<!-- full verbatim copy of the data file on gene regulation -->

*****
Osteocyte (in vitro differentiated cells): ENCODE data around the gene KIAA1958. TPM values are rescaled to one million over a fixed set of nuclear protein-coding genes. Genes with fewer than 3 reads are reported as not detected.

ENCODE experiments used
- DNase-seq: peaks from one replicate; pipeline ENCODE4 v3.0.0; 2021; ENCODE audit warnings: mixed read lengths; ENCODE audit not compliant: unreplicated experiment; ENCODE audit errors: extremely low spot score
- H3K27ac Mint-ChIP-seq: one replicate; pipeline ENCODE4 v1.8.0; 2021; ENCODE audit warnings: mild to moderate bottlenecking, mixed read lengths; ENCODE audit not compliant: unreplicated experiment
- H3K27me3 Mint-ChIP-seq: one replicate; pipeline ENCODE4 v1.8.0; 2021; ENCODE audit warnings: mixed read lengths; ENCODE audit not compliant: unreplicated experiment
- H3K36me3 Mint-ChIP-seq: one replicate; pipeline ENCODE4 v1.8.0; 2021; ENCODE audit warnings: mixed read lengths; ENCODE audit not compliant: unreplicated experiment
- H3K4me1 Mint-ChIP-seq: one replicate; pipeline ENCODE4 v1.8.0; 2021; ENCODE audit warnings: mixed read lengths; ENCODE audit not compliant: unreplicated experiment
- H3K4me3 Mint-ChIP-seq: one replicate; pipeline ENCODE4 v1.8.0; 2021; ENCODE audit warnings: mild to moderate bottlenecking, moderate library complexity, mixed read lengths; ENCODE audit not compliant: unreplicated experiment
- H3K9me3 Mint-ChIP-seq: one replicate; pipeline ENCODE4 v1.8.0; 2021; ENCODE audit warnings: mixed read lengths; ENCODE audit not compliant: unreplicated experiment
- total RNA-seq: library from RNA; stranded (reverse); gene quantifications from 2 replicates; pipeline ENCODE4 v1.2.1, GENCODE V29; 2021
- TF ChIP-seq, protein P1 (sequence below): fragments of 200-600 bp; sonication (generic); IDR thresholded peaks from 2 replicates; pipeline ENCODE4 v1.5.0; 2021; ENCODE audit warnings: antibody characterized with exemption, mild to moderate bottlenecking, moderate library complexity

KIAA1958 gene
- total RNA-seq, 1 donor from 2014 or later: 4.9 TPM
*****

Osteocyte (in vitro differentiated cells): ENCODE data around the gene KIAA1958. TPM values are rescaled to one million over a fixed set of nuclear protein-coding genes. Genes with fewer than 3 reads are reported as not detected.

ENCODE experiments used
- DNase-seq: peaks from one replicate; pipeline ENCODE4 v3.0.0; 2021; ENCODE audit warnings: mixed read lengths; ENCODE audit not compliant: unreplicated experiment; ENCODE audit errors: extremely low spot score
- H3K27ac Mint-ChIP-seq: one replicate; pipeline ENCODE4 v1.8.0; 2021; ENCODE audit warnings: mild to moderate bottlenecking, mixed read lengths; ENCODE audit not compliant: unreplicated experiment
- H3K27me3 Mint-ChIP-seq: one replicate; pipeline ENCODE4 v1.8.0; 2021; ENCODE audit warnings: mixed read lengths; ENCODE audit not compliant: unreplicated experiment
- H3K36me3 Mint-ChIP-seq: one replicate; pipeline ENCODE4 v1.8.0; 2021; ENCODE audit warnings: mixed read lengths; ENCODE audit not compliant: unreplicated experiment
- H3K4me1 Mint-ChIP-seq: one replicate; pipeline ENCODE4 v1.8.0; 2021; ENCODE audit warnings: mixed read lengths; ENCODE audit not compliant: unreplicated experiment
- H3K4me3 Mint-ChIP-seq: one replicate; pipeline ENCODE4 v1.8.0; 2021; ENCODE audit warnings: mild to moderate bottlenecking, moderate library complexity, mixed read lengths; ENCODE audit not compliant: unreplicated experiment
- H3K9me3 Mint-ChIP-seq: one replicate; pipeline ENCODE4 v1.8.0; 2021; ENCODE audit warnings: mixed read lengths; ENCODE audit not compliant: unreplicated experiment
- total RNA-seq: library from RNA; stranded (reverse); gene quantifications from 2 replicates; pipeline ENCODE4 v1.2.1, GENCODE V29; 2021
- TF ChIP-seq, protein P1 (sequence below): fragments of 200-600 bp; sonication (generic); IDR thresholded peaks from 2 replicates; pipeline ENCODE4 v1.5.0; 2021; ENCODE audit warnings: antibody characterized with exemption, mild to moderate bottlenecking, moderate library complexity

KIAA1958 gene
- total RNA-seq, 1 donor from 2014 or later: 4.9 TPM